Use this URL to cite or link to this record in EThOS: http://ethos.bl.uk/OrderDetails.do?uin=uk.bl.ethos.545801
Title: A review and development of accelerated test methods for anti-corrosive organic coatings
Author: Woodcock, Christopher Paul
Awarding Body: University of Northampton
Current Institution: University of Northampton
Date of Award: 2007
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Abstract:
To enable improvements in the development of anti-corrosive coatings quick methods of evaluation are required and several are available which are both qualitative and quantitative. This investigation reviews both types of method, the first in the form of traditional salt spray exposure and the second in the form of electrochemical techniques. The emphasis in the experimental work reported here is on the Electrochemical Noise Measurement (ENM). ENM has been used to monitor coatings under immersion conditions, the aim being to assist a paint company develop a set of more environmentally friendly coatings. The immersion test has also incorporated a temperature cycle which proved effective at separating ‘good’ coatings within a short timeframe. Results showed good correlation between ENM and salt spray testing. Work is also reported which was done with the aim of making the ENM method more practically useful. The standard configuration (‘Bridge’) requires two separate specimens which is unattractive for site work. The Single Substrate (SS) arrangement was developed to get around this problem but this still requires the metal to be connected to the measuring instrument. This is avoided in the most recent development which needs No Connection to Substrate (NOCS). Results are given for immersed samples monitored using the ENM NOCS arrangement and compared with the standard ‘Bridge’ method and DC resistance. Results are also presented using sets of different electrodes (platinum, calomel and silver/silver chloride). This preliminary work has shown that the NOCS method holds great promise. In the laboratory Electrochemical Impedance Spectroscopy (EIS) is also commonly employed to assess the performance of anti-corrosive coatings. Concluding this work a comparison of the ENM and EIS techniques was undertaken on a set of laboratory samples. Results showed that both methods had the ability to rank the performance of coatings. However ENM’s advantages (as outlined above) were confirmed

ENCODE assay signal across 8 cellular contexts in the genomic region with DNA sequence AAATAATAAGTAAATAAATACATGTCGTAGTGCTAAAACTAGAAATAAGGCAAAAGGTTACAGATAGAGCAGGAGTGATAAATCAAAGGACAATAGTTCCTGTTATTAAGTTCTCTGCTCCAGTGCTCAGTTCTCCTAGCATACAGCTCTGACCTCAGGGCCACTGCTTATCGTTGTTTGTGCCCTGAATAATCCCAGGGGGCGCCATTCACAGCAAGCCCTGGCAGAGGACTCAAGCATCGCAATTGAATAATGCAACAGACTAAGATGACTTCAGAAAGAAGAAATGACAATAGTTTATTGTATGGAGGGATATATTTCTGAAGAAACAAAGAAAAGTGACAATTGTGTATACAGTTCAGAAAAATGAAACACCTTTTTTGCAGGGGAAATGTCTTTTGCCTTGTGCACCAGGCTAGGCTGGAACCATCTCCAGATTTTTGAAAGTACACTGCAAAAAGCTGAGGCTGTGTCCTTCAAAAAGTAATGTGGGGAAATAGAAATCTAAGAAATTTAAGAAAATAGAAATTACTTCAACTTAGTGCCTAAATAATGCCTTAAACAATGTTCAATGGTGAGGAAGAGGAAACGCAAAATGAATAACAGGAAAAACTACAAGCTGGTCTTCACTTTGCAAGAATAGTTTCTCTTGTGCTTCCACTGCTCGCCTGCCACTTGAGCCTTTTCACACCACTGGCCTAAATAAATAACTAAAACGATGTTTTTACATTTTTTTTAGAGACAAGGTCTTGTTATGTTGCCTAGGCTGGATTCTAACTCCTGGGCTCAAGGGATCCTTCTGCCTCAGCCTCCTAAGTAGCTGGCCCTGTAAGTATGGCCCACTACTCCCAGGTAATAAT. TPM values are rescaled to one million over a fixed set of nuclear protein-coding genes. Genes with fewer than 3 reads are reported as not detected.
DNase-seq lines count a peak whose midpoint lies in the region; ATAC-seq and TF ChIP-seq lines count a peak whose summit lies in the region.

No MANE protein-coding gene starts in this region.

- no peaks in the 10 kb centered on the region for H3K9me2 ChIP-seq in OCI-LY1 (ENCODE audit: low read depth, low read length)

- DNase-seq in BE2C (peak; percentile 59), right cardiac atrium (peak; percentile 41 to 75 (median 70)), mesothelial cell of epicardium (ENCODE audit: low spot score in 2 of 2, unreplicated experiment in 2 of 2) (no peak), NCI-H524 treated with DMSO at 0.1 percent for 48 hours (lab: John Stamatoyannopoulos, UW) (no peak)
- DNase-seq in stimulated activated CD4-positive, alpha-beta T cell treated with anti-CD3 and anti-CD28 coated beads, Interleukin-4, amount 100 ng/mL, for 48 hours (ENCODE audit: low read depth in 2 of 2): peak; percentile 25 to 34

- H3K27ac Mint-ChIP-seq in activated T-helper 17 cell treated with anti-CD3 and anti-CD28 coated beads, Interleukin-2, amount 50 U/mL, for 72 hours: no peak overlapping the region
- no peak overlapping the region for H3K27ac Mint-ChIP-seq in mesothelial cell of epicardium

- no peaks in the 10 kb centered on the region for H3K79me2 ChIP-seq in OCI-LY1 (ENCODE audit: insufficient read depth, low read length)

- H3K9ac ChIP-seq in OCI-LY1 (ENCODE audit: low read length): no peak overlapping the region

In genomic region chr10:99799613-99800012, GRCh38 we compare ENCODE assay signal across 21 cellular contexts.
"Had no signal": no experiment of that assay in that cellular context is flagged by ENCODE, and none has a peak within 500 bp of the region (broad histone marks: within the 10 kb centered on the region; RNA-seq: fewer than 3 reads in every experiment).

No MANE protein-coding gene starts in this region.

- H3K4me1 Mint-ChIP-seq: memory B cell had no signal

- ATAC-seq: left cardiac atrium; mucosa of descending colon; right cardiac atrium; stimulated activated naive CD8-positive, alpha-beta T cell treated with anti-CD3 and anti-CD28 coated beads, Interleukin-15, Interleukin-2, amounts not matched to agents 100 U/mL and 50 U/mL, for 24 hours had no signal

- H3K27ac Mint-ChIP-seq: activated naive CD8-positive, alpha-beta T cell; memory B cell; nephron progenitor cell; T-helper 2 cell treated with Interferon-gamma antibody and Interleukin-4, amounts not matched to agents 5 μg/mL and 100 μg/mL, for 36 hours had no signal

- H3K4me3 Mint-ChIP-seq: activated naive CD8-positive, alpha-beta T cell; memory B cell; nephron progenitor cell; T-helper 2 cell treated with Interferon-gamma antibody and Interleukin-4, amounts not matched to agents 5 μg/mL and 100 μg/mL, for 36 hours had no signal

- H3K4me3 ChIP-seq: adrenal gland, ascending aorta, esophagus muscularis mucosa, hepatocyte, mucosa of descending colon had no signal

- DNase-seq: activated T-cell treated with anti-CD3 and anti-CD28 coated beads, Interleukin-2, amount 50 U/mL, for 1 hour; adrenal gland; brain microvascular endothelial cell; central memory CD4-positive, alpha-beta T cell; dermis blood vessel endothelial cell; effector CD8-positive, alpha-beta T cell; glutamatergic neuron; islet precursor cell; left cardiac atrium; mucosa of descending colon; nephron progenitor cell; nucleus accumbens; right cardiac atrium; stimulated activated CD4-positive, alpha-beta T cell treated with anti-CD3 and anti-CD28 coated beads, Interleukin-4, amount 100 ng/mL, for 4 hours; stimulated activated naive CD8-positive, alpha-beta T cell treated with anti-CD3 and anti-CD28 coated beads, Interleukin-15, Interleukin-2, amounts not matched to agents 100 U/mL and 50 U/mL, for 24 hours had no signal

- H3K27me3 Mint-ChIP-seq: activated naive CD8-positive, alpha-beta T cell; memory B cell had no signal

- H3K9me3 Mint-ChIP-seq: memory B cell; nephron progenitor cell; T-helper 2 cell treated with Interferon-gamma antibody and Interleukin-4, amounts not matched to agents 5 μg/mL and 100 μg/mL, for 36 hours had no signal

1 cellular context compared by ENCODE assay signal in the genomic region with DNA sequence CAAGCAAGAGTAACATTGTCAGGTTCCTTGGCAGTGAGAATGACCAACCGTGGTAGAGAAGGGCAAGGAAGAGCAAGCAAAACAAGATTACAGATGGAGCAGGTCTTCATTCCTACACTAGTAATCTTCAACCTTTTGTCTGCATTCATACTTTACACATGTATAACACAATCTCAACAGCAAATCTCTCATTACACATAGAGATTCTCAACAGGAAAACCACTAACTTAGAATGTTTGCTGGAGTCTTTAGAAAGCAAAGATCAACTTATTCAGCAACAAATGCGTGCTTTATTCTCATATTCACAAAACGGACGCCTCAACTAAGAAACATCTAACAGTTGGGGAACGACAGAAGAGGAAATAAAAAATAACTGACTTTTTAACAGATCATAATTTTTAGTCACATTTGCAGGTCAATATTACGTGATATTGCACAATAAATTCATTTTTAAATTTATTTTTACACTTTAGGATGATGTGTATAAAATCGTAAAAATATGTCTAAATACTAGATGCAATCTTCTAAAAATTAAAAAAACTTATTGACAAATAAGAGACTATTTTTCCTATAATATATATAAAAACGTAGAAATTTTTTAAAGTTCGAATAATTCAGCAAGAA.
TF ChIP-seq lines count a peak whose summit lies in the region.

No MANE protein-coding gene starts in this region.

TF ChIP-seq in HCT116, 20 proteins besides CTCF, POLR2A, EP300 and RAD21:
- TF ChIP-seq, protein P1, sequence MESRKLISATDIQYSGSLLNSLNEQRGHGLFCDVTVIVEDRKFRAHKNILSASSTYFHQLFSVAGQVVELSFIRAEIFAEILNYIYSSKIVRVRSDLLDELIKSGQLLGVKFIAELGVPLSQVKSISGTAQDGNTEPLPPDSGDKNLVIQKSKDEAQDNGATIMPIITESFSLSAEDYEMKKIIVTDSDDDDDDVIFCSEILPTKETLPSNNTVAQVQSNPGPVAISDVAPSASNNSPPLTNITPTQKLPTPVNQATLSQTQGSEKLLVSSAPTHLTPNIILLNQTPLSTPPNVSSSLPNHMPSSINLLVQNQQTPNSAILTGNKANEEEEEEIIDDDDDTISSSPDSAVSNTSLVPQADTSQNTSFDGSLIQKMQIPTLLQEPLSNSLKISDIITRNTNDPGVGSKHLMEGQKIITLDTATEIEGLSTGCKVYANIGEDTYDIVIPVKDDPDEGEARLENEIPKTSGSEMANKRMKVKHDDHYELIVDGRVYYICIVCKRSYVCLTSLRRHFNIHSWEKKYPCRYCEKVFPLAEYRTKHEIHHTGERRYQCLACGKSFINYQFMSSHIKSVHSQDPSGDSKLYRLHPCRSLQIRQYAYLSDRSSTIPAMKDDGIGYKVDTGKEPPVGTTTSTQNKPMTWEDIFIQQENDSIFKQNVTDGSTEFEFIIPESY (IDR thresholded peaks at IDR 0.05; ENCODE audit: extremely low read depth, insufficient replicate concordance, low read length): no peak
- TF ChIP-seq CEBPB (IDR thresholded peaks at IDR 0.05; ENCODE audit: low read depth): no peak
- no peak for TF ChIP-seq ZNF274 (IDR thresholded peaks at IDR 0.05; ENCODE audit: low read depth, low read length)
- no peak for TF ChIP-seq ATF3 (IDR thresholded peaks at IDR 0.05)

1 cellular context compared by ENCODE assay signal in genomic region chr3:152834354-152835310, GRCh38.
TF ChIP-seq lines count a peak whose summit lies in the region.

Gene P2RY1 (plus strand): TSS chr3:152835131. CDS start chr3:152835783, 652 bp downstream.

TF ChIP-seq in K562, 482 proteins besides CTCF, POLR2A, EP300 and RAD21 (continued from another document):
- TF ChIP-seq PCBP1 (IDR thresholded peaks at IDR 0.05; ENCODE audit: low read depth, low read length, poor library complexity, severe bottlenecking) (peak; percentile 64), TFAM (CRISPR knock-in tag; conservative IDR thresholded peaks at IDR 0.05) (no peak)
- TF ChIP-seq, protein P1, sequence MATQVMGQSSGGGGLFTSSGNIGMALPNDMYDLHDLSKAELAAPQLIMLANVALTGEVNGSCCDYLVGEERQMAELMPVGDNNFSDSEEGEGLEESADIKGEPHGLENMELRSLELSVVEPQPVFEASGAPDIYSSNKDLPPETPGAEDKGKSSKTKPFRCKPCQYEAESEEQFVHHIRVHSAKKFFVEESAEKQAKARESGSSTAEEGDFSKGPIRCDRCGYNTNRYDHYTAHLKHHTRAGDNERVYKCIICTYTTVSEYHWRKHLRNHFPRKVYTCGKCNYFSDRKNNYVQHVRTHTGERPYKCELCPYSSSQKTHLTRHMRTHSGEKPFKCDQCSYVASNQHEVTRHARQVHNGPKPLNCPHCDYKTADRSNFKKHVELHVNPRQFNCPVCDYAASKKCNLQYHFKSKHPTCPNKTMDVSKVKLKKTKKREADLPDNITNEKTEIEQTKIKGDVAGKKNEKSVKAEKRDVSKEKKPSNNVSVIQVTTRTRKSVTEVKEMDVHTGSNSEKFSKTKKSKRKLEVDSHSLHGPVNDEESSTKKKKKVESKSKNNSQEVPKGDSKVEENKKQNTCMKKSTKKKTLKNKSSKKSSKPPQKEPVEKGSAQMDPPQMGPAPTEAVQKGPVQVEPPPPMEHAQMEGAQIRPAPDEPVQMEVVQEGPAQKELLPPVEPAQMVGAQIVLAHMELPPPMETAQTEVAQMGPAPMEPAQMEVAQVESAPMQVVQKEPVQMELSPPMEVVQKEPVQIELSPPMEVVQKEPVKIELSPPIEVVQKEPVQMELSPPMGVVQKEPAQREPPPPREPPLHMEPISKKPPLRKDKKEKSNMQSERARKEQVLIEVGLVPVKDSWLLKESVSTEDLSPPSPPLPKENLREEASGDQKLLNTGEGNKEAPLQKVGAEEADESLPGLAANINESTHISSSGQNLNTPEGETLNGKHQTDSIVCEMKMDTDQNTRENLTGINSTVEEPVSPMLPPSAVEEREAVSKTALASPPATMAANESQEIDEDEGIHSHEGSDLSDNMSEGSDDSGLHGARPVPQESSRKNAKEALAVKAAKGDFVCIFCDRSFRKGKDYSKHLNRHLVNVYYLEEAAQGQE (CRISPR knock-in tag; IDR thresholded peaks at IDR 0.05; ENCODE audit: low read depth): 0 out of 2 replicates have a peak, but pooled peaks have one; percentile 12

Supervisor: Mills, Douglas J. Sponsor: Not available
Qualification Name: Thesis (Ph.D.) Qualification Level: Doctoral
EThOS ID: uk.bl.ethos.545801  DOI: Not available
Keywords: TP250 Industrial electrochemistry ; TP1175 Organic coatings ; TA418 Corrosion engineering
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